He basically discounts any technique he can come up with a 'counter' to in his head. It doesn't matter that he is getting walked all over by guys using these same 'flawed' techniques. He's even questioned the instructor with the what if scenarios and been schooled a few times. It seems obvious to everyone else that a technique never works like you want it too and good jiujitsu requires some creativity. He just does not get it.
Luckily about a week ago I heard him talking to the instructor about how he sucks and isn't getting any better (because you should apparently see immediate progress and begin tapping out guys who have been there for a year or more within your first month) and how he thinks he is going to quit. In this case he kept talking about how one of our better blue belts tapped him out all night and there was nothing he could do about it! I hate seeing anyone quit, but I must admit in this case I did not even try to talk to him. He hasn't been back sense and I'm hoping it stays that way.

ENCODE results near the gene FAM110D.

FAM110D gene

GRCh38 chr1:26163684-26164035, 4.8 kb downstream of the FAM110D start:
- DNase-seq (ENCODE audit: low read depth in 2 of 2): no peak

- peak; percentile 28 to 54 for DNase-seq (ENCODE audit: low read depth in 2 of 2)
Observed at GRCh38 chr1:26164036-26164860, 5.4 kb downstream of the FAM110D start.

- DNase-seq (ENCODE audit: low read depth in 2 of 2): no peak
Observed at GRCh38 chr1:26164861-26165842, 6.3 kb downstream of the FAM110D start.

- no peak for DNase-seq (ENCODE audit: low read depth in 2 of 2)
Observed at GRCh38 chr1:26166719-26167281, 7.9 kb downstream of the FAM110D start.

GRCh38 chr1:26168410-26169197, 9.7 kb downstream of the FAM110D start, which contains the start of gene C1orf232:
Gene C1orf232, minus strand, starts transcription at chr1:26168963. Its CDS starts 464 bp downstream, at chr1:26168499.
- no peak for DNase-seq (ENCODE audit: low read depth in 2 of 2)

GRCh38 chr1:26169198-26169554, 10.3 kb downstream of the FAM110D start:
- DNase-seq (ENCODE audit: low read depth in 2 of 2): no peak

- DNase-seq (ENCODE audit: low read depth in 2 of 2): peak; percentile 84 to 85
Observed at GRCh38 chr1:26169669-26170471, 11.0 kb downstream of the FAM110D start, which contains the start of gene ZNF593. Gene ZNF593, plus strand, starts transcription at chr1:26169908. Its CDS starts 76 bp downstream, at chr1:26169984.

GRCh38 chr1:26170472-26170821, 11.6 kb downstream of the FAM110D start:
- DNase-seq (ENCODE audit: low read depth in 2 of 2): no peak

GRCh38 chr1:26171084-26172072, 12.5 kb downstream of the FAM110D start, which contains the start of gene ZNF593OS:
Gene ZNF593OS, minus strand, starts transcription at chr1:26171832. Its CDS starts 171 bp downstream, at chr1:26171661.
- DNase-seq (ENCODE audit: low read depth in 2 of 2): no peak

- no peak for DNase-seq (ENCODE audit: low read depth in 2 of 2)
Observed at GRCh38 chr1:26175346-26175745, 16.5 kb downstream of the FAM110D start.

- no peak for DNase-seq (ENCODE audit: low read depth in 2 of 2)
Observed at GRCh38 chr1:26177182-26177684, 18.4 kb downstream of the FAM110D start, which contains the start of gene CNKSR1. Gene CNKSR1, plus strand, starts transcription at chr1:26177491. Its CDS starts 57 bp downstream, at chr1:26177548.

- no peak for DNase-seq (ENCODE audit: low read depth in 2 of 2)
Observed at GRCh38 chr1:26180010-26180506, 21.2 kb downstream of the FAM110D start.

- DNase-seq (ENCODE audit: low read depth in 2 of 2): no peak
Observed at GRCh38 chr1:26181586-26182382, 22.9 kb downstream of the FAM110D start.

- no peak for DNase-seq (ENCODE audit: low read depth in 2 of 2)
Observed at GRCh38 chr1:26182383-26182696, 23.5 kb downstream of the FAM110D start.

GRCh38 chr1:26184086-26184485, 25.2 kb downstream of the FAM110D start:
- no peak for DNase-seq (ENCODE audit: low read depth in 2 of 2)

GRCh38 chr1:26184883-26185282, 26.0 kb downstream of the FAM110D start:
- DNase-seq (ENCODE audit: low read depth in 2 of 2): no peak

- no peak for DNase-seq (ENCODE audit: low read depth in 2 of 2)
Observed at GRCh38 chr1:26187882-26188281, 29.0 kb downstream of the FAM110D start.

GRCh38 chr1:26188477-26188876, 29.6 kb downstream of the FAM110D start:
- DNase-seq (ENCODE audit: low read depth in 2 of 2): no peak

Single Sign On provided by vBSSO